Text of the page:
Scholarship is a great form of financial aid and can change people’s lives by giving them the chance to pursue quality education locally or overseas.

With the Gamuda scholarship, 23-year-old Lewis Lee is now able to pursue a Civil Engineering degree without having to burden his family financially.

When he was eight, Johor-born Lee moved to a small town in Sabah following his parents’ separation, where his mother raised him and his two sisters singlehandedly by selling keropok, cosmetics and secondhand clothes.

Seeing how hard she worked to give the best to her children, Lee was determined to not let her down.

“Being the only son, I felt responsible for my mum and sisters, which is why I helped my mum with her business after school. I studied hard and did well in SPM,” he said, adding that he decided to take a Diploma in Civil Engineering since he loves Maths and Physics.

After that, he worked with a local construction company in Kota Kinabalu for two years, but realised that he would not be able to look after his family let alone start one with the meagre income he was earning.

He decided then to continue with a degree and is very happy to receive the scholarship.

“I have always wondered what it would be like to work with Gamuda after hearing about its project in Kota Kinabalu, the Bukit Bantayan Residences, during my internship,” he said.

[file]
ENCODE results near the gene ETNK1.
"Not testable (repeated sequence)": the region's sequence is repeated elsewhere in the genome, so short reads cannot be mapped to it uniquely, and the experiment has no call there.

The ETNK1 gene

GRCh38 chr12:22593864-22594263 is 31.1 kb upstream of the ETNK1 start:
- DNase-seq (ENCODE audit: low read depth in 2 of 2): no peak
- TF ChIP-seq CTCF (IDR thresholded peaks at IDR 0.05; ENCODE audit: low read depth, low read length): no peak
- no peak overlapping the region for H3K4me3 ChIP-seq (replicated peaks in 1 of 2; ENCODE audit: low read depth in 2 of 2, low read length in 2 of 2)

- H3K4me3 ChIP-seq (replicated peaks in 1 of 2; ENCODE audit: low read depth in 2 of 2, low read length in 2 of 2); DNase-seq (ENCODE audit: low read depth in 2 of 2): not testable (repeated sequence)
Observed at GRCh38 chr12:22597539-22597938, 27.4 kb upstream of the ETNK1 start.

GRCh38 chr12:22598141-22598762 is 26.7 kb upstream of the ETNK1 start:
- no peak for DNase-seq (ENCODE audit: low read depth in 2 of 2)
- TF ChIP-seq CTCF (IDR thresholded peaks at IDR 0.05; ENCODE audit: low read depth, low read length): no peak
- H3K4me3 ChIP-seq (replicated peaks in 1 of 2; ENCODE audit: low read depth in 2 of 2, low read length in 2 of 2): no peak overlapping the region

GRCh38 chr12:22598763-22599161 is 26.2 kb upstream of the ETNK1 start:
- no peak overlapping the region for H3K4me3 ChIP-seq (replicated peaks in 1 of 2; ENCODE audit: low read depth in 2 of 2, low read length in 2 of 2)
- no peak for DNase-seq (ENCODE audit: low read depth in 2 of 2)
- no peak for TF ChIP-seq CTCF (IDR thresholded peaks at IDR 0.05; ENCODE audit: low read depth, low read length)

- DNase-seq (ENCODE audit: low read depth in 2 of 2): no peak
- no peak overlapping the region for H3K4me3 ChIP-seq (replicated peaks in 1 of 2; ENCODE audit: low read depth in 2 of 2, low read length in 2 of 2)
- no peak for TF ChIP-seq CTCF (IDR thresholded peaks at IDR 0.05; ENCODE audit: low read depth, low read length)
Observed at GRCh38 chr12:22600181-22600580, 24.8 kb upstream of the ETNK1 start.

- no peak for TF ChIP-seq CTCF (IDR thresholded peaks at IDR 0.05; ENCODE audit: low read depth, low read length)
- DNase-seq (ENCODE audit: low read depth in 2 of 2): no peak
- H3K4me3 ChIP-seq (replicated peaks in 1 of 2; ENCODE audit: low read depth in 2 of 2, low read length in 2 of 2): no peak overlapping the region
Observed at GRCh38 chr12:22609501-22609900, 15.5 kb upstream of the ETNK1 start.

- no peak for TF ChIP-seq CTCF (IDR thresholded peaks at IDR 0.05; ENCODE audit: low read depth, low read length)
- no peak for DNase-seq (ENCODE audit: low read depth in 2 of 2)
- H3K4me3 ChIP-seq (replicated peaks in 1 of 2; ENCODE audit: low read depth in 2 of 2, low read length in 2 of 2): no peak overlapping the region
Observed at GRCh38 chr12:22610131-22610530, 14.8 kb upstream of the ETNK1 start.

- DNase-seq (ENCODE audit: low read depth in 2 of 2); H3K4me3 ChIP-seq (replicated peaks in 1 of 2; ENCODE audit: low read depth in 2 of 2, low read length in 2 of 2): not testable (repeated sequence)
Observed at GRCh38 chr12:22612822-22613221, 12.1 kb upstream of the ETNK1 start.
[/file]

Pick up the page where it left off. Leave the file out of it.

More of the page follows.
With the opportunity to work with Gamuda upon graduation and given its track record and reputation, Lee is confident that he will one day find success as an engineer.

He is currently staying with his paternal grandmother back in Johor, working nine hours daily at a local dim sum restaurant to save some money until his course begins.

For Lalithaa Hari Kerishnan, the Gamuda scholarship is a big blessing as it helps to lift the financial burden off her family and bring her closer to becoming an interior architect.

Since she could not find a public university that offers Interior Architecture, she had to enrol in a private university.

“My father is retired so my mother is the sole breadwinner. I teach bharatanatyam (an Indian classical dance) and yoga to help support my family in a small way,” said the 23-year-old from Banting, Selangor.

With the scholarship, Lalithaa can finally study what she has always wanted to, without having to worry about her tuition fees.

“I used to visit a friend who lives in Kota Kemuning (Selangor) and I thoroughly enjoyed the ambience it provided. What I didn’t realise then was, Gamuda was the developer behind this sprawling township.

“By being an interior architect, I want to be able to influence the lifestyle and environment we live in, and leave a creative legacy behind. This is my golden opportunity to prove my talent,” she enthused.

Inna Famira Mohamad Fauzi Gan, 20, could not be happier with the scholarship. The Kedah-born young lass has grand plans when she joins Gamuda after graduating, thanks to the scholarship that will help ease her tertiary education expenses.

Currently in her second year in Civil Engineering, she wants to learn as much as possible so that she can contribute to the company. “I am particularly keen on the property development business and my hope is to put my design and technical skills to good use in Gamuda,” she said.